The UNLV football team’s fourth consecutive regular season without a winning record will be much easier for fans to swallow if it prevails in Reno against UNR in the annual Fremont Cannon game next Saturday. Such is the nature of rivalries, which are in some ways the lifeblood of sports. Las Vegas is lucky to have several long-standing rivalries spread across its sports teams. Here’s an overview of some of the most boisterous.
As Liberty High running back Kishon Pitts tumbled into the endzone to score a game-icing touchdown to give the Patriots their eighth straight Sunrise Region championship Friday night, he was swarmed by teammates. Through the huddle of teammates embracing a heavy-hearted Pitts, a smile could be seen stretching across his face. It’s one of the first smiles of the week for Pitts, who lost his father in an incident with police in which his mother was also shot on last Saturday in Henderson.
The Desert Pines football team lost 30 seniors, including eight that went to Division I football programs, from last year’s state championship team. A year later, with a roster made up of mostly juniors and sophomores, the Jaguars are right back in the state title game following a 50-28 win over Spring Creek on Saturday. Desert Pines ran away from the Spartans late in a rematch from last year’s 3A championship game with 23 fourth quarter points.
Muck Rack makes it simple to find people, tweets, or articles that mention any name, keyword, company, hashtag etc. We've compiled this guide to help you make the most of your search.
Selecting a term
Start searching tweets, articles from media outlets, articles mentioned in tweets, journalists'
names, titles and bios with some suggested searches:
Companies or Topics (e.g. iPhone, Microsoft)
Phrases (e.g. "cloud computing") — use quotes to keep the terms together
Twitter handles (e.g. @username) — returns those who have mentioned or replied to
Names (e.g. "David Pogue")
Hashtags (e.g. #sxsw, #london2012)
Bio details (e.g. vegan, Olympics, father)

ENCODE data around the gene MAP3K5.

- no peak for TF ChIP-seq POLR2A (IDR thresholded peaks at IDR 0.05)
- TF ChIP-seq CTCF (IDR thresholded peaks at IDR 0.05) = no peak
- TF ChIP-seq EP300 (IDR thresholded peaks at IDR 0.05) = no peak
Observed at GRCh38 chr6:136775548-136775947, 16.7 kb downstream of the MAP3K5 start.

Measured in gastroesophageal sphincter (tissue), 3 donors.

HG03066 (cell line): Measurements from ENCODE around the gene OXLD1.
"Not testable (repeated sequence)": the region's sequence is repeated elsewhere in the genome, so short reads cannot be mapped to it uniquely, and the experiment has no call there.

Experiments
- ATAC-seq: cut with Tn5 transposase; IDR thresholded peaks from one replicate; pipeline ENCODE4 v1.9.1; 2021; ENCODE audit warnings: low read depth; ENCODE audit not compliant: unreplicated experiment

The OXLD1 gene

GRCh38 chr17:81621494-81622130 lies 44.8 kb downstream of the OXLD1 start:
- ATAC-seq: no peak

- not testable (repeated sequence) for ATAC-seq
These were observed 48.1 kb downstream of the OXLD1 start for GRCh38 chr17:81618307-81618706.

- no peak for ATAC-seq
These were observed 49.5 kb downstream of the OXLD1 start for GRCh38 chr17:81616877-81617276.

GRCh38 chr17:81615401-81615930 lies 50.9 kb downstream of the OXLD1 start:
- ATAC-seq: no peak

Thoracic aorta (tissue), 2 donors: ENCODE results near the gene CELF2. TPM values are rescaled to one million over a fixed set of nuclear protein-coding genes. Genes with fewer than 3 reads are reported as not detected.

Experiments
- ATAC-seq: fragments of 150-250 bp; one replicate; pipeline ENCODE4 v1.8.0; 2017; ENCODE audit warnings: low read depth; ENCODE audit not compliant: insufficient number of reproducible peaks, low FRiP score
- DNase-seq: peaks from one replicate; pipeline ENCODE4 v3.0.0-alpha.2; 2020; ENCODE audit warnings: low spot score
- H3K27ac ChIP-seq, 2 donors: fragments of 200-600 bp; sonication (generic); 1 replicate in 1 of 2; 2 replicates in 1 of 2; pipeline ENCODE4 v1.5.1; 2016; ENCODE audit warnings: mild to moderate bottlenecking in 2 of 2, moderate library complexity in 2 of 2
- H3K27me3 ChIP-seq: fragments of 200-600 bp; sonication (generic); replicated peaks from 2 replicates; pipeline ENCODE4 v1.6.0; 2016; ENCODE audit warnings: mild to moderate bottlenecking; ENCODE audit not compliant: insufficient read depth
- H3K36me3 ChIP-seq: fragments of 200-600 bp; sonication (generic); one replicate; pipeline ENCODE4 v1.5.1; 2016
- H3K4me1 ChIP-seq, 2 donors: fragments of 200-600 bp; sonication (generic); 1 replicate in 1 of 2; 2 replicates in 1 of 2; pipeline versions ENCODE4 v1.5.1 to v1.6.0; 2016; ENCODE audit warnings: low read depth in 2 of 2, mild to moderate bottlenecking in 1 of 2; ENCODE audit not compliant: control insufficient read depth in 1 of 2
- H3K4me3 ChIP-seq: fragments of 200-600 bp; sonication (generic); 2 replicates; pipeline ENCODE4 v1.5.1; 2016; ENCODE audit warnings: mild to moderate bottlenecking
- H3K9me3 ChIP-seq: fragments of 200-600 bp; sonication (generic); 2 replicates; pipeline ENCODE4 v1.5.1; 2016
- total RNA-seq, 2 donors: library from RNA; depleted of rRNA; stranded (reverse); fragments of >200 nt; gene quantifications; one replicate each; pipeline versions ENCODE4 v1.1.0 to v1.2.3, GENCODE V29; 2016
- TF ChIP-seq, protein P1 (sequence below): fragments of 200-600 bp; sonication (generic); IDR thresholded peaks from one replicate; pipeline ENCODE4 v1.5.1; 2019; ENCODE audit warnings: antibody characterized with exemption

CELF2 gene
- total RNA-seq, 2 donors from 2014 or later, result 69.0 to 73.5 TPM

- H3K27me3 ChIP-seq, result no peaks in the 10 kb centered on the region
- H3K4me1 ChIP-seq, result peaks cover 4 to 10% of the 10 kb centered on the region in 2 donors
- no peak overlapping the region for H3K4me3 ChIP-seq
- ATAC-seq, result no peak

Muck Rack's Advanced Search allows for many boolean operators.
Find results that mention multiple specified terms, use AND or
+. For example, ensure each result contains both Elon Musk and Mark Zuckerberg by
searching Musk AND Zuckerberg or Musk + Zuckerberg.
Use the operators OR or , to broaden your search when you'd like either of
multiple terms to appear in results. (This is the default behavior of our search when no operators
are used). For example, results will contain either cake or cookie by searching cake OR cookie or cake,cookie
Use NOT or - to subtract results from your search. For
example, searching Disney will yield results about the Walt Disney Company as well as Walt Disney
World Resort. To exclude mentions of Disney World, search for Disney -World or Disney
When using one of these operators with a phrase, enclose it in quotation marks. For example, you can
find results about smartphones excluding Apple's iPhone 4S by searching smartphone -"iPhone
Exact case matching or punctuation
If you're searching for a brand name or keyword that relies on specific punctuation marks or capitalization, you can
find results that match your exact query by adding matchcase: before the keyword you're searching for, like matchcase:E*TRADE .
Use parentheses to separate multiple
boolean phrases. For example, to find journalists talking about having fun in Disney World or
Disneyland, search for ("disney world" OR disneyland) AND fun.
An asterisk can be used to search for any variation of a root word truncated by the asterisk. For example, searching for admin* will return results for administrator, administration, administer, administered, etc.
A near operator is an AND operator where you can control the distance between the words. You can vary the distance the near operation uses by adding a forward slash and number (between 0-99) such as strawberries NEAR/10 "whipped cream", which means the strawberries must exist within 10 words of "whipped cream".